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April 20, 2017
An excerpt of this story appears in the spring 2017 edition of the Northwest Alumni Magazine. To view the current issue of the magazine, click here.
While reviewing Dr. Manon Boddaert’s extensive list of experiences, presentations and achievements, it might seem that Northwest Missouri State University is just a footnote to her career in medicine. But the 1982-1983 academic year, when Boddaert left her home in the Netherlands to study abroad at Northwest, was a transformative one that helped her develop a self-confidence that benefitted her in her career.
An expert in palliative care for patients with life-limiting illnesses, Boddaert has served since 2014 as medical advisor and project manager for the National Quality Standard for Palliative Care at the Netherlands Comprehensive Cancer Organization.
She is a frequent lecturer and author of several articles on the topic, and she returned recently to Northwest to speak with therapeutic recreation students and faculty in the School of Health Science and Wellness about her work.
“It’s great to give back to the University that helped me find my place in life,” she said.
Boddaert returned to campus with her daughter, who is considering attending Northwest in the fall, and accompanied her on a tour of the campus. The tour rekindled Boddaert’s memories of her year at Northwest. “It was definitely a trip down memory lane,” she said. “It was really fun.”
In 1982, Boddaert chose to study at Northwest because it offered more diversity and opportunities than other colleges she was considering.
“I knew I wanted to go into pre-med, but the fun thing about being over here (at Northwest) was that I was an undecided major,” Boddaert said. “I could take whatever classes I wanted to take. I took a wide variety of classes just to get a feel for other directions of studies.”
Boddaert took courses in American history, computer science and jewelry making. She joined the Reserve Officers' Training Corps and practiced drownproofing and rappelling from the roof of Colden Hall. She even had a stint on the Bearcat women’s tennis team.
Shy and not outgoing when she arrived on the campus, Boddaert acclimated to the Midwest and established friendships she still maintains today. She found the environment at Northwest to be inviting and comfortable. She enjoyed the compact campus and close-knit student body that was unlike the urban university settings in her home country.
At times, merely her European fashion instigated a conversation.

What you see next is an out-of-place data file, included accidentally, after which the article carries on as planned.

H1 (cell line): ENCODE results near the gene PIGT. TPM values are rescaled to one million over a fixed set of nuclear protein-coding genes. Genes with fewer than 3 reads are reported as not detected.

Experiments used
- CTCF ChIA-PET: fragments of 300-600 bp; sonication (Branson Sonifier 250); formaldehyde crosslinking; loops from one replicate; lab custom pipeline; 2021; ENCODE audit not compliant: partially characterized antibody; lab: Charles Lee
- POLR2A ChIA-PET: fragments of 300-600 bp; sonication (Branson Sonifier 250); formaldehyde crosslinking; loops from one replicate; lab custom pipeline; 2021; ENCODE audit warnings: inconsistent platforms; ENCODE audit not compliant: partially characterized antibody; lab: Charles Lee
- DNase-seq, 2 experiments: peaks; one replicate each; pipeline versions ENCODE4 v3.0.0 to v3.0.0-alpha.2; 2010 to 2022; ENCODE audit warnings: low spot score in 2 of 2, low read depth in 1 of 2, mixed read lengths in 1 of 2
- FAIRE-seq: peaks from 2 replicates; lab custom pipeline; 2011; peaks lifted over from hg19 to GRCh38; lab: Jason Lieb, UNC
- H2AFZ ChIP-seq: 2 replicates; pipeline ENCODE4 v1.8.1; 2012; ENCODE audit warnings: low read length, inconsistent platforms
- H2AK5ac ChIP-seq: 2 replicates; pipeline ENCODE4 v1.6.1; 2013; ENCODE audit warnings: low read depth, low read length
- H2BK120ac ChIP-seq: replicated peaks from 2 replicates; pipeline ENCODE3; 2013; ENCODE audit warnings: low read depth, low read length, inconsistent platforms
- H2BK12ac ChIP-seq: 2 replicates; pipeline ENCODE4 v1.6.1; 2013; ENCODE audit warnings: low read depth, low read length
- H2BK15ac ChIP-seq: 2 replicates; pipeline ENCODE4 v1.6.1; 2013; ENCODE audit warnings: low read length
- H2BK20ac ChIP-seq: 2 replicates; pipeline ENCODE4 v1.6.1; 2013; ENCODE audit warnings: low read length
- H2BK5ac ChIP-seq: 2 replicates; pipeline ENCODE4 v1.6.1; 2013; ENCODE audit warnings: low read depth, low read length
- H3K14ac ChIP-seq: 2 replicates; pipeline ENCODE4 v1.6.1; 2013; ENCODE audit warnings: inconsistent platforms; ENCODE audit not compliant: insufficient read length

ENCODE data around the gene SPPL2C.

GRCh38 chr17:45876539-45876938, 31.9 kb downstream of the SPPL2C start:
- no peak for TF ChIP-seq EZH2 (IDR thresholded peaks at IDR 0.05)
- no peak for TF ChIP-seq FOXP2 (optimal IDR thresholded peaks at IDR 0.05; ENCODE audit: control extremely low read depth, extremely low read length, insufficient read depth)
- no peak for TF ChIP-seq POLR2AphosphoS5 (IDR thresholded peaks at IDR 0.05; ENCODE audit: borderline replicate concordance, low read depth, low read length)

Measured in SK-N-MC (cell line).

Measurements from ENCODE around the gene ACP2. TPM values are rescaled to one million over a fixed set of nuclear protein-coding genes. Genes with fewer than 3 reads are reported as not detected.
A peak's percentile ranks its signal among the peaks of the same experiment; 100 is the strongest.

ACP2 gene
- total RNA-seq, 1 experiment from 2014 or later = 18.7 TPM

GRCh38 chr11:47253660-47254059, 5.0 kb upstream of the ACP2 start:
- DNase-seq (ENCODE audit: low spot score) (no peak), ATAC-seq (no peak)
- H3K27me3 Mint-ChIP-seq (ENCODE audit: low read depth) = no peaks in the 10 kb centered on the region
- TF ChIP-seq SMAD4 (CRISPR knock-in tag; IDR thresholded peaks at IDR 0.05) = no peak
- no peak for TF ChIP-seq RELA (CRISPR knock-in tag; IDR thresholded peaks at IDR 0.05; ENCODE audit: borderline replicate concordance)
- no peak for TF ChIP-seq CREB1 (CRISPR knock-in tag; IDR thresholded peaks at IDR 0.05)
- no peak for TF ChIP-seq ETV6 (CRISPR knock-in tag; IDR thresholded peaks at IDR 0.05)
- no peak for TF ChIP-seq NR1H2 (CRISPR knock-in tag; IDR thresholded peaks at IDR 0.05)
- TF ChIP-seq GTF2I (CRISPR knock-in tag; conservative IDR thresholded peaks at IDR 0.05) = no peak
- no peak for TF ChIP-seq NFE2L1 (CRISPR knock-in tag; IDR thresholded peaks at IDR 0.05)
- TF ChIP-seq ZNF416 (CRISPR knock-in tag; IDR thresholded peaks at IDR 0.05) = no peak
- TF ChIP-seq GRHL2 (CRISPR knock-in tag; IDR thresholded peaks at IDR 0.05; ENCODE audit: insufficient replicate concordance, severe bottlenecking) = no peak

“Because you are from abroad, they are interested right from the start and they come look for you,” she said. “That made it easy and that made me realize that I could be who I was instead of having to adapt to fit in. It really helped me to find my individual persona.”
Sensing pre-med was a good fit for her, Boddaert took a physics course at Northwest and entered medical school at the Vrije Universiteit (VU) in Amsterdam the next fall. She graduated from VU with honors and began practicing medicine as a registered medical doctor in 1991.
She added a bachelor’s degree in 2002 and a master’s degree in 2005, both in palliative medicine from the University of Wales College of Medicine in the United Kingdom.
In palliative medicine, Boddaert comforts patients who are nearing the end of their lives and assists them in dealing with physical, psychological and spiritual discomfort. She found her passion for the approach when, during her medical school residency, she was placed on a ward for children with AIDS, other immune deficiencies and bone marrow transplants. She gained valuable experience in treating young patients as well as consoling their parents.
It’s a complex but rewarding profession, she says.
“Society is about fighting and not giving up,” Boddaert said. “Patients and family put that on themselves that that is how they should cope with their illness. But that means that if they don’t survive, they weren’t very good fighters. That’s a tricky position to be in.”
Palliative care, Boddaert says, is not about fighting or giving up but about coming to terms with an illness and helping families find relief. It’s an open conversation about death.
“We don’t want to be confronted with our own death or the death of somebody else,” Boddaert said. “If you can make the transition with the patient and the family to accepting death and to life completion, that’s very rewarding.”
Mark Hornickel, Communication Manager
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